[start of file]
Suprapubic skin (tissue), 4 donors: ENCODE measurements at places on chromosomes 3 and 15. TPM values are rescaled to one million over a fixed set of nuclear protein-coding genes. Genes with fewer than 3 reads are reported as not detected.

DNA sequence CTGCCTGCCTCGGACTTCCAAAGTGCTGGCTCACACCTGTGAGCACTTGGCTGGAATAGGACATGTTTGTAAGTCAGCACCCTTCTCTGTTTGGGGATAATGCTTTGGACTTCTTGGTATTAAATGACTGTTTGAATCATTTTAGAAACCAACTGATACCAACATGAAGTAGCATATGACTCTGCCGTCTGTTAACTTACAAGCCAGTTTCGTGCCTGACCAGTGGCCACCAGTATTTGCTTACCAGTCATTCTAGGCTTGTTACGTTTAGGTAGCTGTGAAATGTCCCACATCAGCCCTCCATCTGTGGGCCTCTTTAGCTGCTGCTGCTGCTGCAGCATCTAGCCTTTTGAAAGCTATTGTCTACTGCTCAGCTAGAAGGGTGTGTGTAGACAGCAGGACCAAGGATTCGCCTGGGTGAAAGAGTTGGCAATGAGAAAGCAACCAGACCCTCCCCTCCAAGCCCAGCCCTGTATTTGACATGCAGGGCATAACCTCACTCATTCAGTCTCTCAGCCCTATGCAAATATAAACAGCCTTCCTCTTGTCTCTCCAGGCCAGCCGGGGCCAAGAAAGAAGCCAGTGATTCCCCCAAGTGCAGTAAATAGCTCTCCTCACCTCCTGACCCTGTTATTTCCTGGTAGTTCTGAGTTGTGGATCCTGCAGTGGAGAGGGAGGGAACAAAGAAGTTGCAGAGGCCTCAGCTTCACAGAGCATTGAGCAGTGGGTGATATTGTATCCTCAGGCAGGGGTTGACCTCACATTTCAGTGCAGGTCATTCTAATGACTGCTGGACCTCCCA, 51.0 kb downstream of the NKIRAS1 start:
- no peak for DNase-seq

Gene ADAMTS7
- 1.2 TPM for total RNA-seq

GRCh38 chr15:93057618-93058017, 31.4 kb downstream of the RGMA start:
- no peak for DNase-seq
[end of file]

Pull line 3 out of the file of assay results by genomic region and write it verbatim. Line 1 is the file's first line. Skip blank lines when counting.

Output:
- no peak for DNase-seq